Attracted by both art and technology, Michel Buffet prepared to enter the École Nationale Supérieure des Arts et Métiers (ENSAM) and opted for a compromise: After studying at the École Nationale Supérieure des Arts Décoratifs (ENSAD), from which he graduated in 1953, and making a promising start as a model designer, he discovered ergonomics during his military service in the meteorological service, and then industrial aesthetics1 in full swing when he joined Raymond Loewy’s Compagnie de l’Esthétique Industrielle (CEI) in 1956, where he continued his career until 1985, before setting up his own design office, Vecteur Design Industriel. Until its closure in 2000, his work focused mainly on transport systems: vehicle architecture, materials and equipment, ergonomics, signage, brand and network images.
His studies at ENSAD put him at the heart of the influential milieu of interior architects of the Reconstruction period, such as Marcel Gascoin, and he came into contact with the first generation of French interior designers who were just ahead of him, such as André Monpoix and Pierre Guariche, with whom he became friends.
In the effervescent early years of the Trente Glorieuses, he began designing interiors as soon as he left school, creating furniture and lighting, which he exhibited at the Artistes Décorateurs and Arts ménagers shows in 1953 and 1954, and at the Milan Triennale in 1954. Among his lighting designs, the B211 floor lamp, published by Robert Mathieu, has become an emblem of his creations. It is part of the collections of the Musée des Arts Décoratifs in Paris.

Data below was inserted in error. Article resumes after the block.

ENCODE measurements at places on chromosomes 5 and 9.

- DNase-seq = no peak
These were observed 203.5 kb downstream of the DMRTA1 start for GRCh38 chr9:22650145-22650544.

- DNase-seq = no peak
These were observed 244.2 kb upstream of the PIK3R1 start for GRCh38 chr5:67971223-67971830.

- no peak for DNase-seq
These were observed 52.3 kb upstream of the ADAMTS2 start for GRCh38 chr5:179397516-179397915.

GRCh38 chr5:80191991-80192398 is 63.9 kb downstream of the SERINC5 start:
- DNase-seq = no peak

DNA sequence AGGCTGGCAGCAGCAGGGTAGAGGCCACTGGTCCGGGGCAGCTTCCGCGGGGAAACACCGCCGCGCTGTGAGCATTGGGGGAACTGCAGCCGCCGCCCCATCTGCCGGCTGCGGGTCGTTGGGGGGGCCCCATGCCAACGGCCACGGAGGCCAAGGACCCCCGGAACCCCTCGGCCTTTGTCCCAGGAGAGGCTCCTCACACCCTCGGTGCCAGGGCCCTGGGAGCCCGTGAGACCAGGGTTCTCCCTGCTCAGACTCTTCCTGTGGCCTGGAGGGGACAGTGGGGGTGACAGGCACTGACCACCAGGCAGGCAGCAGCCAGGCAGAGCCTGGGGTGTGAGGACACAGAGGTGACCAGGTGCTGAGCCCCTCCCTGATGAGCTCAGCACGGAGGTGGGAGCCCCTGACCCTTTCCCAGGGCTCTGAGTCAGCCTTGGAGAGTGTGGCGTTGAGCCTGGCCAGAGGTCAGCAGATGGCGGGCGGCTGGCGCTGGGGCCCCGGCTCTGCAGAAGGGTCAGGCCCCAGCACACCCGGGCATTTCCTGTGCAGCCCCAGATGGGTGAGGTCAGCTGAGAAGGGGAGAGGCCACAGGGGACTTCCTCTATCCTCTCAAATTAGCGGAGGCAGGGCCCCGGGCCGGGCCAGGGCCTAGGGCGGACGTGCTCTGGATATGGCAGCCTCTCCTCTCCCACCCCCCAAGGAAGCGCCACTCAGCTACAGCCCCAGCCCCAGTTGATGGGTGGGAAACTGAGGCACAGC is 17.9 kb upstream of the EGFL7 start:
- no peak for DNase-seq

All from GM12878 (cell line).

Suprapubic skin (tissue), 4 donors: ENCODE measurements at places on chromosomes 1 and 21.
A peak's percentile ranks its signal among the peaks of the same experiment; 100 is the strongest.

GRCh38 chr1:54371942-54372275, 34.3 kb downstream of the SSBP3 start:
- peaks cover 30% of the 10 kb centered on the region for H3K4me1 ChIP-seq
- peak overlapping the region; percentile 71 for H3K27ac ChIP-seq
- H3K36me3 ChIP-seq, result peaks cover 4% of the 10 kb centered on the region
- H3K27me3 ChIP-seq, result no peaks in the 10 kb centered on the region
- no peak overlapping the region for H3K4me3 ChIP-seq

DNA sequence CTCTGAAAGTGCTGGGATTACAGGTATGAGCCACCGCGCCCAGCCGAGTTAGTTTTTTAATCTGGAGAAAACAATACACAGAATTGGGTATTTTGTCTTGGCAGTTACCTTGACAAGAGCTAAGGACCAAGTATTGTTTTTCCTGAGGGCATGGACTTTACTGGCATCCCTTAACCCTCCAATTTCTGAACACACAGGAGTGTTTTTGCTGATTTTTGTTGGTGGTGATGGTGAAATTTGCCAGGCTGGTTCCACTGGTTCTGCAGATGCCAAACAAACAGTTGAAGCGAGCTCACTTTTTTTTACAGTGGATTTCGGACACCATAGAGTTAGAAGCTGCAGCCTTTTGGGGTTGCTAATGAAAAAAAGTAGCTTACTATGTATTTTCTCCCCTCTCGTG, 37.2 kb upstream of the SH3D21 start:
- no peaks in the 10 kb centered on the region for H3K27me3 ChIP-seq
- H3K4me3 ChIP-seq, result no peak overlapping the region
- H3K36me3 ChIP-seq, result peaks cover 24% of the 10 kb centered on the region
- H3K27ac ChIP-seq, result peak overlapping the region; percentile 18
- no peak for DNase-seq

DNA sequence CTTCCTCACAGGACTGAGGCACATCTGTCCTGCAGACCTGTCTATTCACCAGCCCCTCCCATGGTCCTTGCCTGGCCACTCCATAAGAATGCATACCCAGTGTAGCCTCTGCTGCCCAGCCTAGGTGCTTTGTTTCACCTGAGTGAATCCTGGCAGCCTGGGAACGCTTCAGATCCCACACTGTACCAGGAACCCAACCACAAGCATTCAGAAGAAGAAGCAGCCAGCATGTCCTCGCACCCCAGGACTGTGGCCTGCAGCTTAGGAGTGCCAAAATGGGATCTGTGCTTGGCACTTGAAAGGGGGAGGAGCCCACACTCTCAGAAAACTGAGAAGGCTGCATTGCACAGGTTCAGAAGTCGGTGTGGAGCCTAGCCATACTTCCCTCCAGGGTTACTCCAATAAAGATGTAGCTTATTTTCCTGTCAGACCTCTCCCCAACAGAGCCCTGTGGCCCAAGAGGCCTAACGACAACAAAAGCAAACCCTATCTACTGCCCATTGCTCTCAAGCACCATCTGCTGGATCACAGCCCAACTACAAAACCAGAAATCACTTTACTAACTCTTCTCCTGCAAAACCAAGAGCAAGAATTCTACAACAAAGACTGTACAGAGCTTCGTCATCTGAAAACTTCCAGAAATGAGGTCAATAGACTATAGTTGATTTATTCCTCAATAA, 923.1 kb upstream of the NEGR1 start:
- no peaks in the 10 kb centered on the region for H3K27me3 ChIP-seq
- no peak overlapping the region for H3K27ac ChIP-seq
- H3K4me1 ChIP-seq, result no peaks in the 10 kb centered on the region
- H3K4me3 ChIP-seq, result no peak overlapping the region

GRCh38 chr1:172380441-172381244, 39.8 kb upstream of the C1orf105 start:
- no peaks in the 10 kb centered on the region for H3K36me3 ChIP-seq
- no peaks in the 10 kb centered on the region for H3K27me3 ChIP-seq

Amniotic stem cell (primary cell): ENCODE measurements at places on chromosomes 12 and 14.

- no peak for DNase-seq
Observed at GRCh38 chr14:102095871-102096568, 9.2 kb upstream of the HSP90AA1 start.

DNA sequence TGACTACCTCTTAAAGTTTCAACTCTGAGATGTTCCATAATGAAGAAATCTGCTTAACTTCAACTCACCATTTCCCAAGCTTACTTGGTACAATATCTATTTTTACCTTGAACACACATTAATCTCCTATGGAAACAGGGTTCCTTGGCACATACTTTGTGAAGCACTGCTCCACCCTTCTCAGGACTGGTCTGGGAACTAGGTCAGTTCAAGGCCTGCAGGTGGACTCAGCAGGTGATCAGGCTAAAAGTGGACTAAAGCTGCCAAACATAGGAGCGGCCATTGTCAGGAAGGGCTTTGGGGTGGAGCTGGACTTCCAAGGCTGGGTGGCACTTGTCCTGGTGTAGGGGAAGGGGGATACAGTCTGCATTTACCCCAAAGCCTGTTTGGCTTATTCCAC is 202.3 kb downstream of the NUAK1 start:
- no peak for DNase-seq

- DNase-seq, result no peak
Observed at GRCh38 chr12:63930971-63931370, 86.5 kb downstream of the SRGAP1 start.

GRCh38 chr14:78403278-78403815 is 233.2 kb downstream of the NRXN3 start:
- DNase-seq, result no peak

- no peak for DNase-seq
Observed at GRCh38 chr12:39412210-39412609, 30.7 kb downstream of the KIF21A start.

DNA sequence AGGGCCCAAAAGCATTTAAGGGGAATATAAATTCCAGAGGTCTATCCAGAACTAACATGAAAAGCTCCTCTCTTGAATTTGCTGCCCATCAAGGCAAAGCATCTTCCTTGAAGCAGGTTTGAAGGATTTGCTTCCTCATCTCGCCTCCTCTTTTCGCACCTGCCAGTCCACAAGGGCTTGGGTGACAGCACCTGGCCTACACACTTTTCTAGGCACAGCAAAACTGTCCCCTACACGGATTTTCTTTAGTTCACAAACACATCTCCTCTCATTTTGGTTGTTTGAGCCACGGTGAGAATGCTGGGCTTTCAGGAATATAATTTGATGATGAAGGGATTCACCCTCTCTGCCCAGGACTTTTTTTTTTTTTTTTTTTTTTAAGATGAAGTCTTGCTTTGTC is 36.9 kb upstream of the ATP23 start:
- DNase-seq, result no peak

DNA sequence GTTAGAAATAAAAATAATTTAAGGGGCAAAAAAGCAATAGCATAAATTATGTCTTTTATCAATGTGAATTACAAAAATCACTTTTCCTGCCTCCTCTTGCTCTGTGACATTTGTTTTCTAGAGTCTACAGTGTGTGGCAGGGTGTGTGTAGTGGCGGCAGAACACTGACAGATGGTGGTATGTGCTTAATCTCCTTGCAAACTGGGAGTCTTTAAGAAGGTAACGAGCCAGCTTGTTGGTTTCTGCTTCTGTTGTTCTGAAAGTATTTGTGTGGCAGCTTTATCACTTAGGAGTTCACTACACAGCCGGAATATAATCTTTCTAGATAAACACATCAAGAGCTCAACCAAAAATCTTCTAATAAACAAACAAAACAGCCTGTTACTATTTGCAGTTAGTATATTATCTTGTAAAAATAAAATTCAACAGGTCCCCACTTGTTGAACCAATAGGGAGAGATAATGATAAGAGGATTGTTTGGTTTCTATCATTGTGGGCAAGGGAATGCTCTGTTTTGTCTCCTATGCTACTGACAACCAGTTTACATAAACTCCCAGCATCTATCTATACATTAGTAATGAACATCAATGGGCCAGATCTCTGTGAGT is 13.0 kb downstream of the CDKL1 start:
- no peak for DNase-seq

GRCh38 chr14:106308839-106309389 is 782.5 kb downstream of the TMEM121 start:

His promising career as an interior designer soon turned towards the nascent field of design, then known as industrial aesthetics. After reading Raymond Loewy’s book La laideur se vend mal8 in 1953, which he felt was decisive, he came into contact with the pioneers in this field: first at Technès, the first industrial design consultancy founded by Jacques Viénot in Paris9, where he spent a brief period in 1954. There he met Jean Parthenay and Roger Tallon, who introduced him to the design of industrial products. Then, in 1956, he joined the CEI (Compagnie de l’Esthétique industrielle), newly founded by Raymond Loewy. Loewy, a designer of French origin, made his name in France with the introduction of self-service department stores in the United States, a concept still unknown in France. The Paris office was run by Harold Barnett. He started out in office and shop fitting, product design, graphic design and brand image.